This last issue is the one that got us. Of course, a lot of material about the Warcraft setting already exists, and we could print it in our books: what happened during the War of the Ancients, a description of the Dustwallow Marsh, and the story of Arthas's fall, for example. We did indeed print all these things -- despite the fact that true fans probably knew them already or knew where to find them. Our books were not complete without this information, plus we wanted the books to serve as a compiled reference source for the Warcraft setting.
We wanted to add additional content to the books as well. RPG books can be a great resource for material that, for whatever reason, you can't release in the video game, and we wanted to use that potential. Also, fans have a right to expect new content in their RPG books.
So we asked Blizzard for more information. And they gave us some -- information from expansions and patches that were in development at the time, or things that they hadn't yet had a chance to deliver to the fans.Yet this information still wasn't enough. So, as writers, we started making up stuff. That's what we generally get paid to do, after all.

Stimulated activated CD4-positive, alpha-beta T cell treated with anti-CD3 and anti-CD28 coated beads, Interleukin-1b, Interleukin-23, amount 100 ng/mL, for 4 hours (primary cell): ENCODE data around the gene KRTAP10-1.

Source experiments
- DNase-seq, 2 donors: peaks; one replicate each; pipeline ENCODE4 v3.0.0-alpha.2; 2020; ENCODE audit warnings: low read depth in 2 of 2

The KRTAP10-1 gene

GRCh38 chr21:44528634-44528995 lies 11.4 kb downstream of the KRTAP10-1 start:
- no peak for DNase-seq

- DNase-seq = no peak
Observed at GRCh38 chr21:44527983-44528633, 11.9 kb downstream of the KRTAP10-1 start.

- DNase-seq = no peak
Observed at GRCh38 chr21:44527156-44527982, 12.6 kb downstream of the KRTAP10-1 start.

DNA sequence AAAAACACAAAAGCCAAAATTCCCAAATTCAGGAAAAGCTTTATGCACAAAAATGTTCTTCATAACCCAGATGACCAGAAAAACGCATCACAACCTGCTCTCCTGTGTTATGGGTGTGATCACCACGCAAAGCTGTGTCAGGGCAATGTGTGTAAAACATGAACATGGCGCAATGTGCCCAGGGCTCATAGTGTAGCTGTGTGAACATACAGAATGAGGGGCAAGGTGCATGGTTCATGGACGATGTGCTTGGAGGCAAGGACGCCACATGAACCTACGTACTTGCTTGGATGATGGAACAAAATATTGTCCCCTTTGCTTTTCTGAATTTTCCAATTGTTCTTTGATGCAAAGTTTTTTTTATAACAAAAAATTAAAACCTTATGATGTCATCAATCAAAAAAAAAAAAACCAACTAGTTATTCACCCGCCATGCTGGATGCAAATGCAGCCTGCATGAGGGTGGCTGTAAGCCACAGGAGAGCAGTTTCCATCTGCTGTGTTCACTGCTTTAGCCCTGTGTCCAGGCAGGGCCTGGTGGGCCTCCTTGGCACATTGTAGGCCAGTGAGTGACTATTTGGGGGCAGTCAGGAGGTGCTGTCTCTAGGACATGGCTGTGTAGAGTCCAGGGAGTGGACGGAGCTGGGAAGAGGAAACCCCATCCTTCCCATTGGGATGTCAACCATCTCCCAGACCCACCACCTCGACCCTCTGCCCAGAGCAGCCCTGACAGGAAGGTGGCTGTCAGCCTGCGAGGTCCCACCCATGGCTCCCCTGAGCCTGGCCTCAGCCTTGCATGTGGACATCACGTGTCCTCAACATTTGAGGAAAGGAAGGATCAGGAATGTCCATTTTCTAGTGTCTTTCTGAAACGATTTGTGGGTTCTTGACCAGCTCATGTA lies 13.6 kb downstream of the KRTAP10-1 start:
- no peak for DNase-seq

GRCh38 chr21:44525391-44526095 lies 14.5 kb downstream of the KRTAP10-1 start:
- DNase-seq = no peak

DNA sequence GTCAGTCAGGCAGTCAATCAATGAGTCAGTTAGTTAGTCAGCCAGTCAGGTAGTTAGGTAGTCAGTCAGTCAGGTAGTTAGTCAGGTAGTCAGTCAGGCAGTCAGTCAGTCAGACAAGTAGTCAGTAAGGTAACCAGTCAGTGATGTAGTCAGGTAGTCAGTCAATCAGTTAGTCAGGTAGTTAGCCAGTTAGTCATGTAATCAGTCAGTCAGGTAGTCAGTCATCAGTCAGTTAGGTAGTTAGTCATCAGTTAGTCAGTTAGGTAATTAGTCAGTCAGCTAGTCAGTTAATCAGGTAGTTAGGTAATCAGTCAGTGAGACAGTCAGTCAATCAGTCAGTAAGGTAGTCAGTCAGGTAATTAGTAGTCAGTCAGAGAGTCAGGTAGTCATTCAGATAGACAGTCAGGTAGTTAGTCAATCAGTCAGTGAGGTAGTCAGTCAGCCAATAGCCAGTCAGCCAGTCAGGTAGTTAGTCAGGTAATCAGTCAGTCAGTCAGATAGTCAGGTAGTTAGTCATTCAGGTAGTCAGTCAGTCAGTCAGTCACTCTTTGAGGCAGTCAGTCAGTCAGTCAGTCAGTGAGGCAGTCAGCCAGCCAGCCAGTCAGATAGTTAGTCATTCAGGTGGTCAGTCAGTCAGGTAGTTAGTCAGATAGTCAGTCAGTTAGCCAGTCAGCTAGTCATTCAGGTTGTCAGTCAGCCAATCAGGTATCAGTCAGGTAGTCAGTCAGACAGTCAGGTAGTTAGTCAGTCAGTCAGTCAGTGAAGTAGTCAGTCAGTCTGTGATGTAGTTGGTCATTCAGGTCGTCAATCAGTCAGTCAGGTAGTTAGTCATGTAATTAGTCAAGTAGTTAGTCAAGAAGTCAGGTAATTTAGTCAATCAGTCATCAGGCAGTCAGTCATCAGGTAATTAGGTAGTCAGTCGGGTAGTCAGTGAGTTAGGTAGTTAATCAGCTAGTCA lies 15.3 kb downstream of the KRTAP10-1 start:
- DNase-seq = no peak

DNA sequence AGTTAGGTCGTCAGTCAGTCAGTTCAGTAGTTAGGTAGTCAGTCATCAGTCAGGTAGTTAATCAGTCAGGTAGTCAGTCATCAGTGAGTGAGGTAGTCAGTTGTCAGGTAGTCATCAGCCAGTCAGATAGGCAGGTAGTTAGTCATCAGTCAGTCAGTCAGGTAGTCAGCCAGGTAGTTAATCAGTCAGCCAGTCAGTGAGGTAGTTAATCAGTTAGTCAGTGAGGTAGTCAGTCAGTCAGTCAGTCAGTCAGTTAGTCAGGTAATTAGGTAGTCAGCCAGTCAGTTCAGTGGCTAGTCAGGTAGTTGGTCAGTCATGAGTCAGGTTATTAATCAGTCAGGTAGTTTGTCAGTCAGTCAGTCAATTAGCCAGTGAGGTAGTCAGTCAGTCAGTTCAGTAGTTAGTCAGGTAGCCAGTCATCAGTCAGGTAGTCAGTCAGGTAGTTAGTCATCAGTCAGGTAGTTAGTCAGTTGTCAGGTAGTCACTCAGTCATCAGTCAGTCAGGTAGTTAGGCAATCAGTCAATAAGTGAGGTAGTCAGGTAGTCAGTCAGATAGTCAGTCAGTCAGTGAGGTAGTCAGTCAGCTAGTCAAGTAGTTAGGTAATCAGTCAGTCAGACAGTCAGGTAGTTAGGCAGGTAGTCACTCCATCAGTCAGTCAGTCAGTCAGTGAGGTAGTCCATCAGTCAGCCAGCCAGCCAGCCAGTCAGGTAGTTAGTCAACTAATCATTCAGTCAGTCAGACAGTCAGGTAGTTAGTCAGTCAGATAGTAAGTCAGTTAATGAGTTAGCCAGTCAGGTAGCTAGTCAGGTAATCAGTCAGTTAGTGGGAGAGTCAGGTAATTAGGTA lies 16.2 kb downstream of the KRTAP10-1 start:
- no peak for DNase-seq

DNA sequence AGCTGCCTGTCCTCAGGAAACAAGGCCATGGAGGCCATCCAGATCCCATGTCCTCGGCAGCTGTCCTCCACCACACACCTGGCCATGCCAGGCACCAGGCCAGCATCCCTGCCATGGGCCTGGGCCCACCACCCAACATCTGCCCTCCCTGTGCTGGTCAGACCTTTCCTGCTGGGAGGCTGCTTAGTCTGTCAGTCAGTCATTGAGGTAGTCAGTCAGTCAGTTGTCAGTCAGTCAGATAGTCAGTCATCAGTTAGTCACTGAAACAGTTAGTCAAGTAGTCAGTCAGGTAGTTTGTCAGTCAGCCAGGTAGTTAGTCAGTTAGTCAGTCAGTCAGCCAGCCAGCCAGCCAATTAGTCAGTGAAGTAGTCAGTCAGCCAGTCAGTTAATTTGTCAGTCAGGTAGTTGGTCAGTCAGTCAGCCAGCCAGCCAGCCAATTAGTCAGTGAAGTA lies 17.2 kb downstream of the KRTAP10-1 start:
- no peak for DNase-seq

Such a turn of events was both unavoidable and unsurprising. When you're writing these books, you need to make up things. How orc culture feels about mages, for example, or what the streets of Stormwind would be like for a poverty-stricken child. We extrapolated from existing material, coming up with a clearer and more detailed picture of what Azeroth would be like for someone who truly lived in it.
However, Blizzard didn't feel comfortable allowing a third party, like us, to invent stuff about the Warcraft world. That's understandable, certainly, but definitely a problem if you're a roleplaying game line.
Unfortunately, neither White Wolf nor Blizzard could think of a good solution to this problem. We tried numerous strategies, including:
• Making the books more rules-heavy and less setting-heavy.
• Asking lots of questions of Blizzard before adding material to the books.
• Getting even more content from Blizzard that we could add to the books.
These measures weren't enough. Remember, each RPG book has the equivalent of two novels of information. We ended up with the following procedure: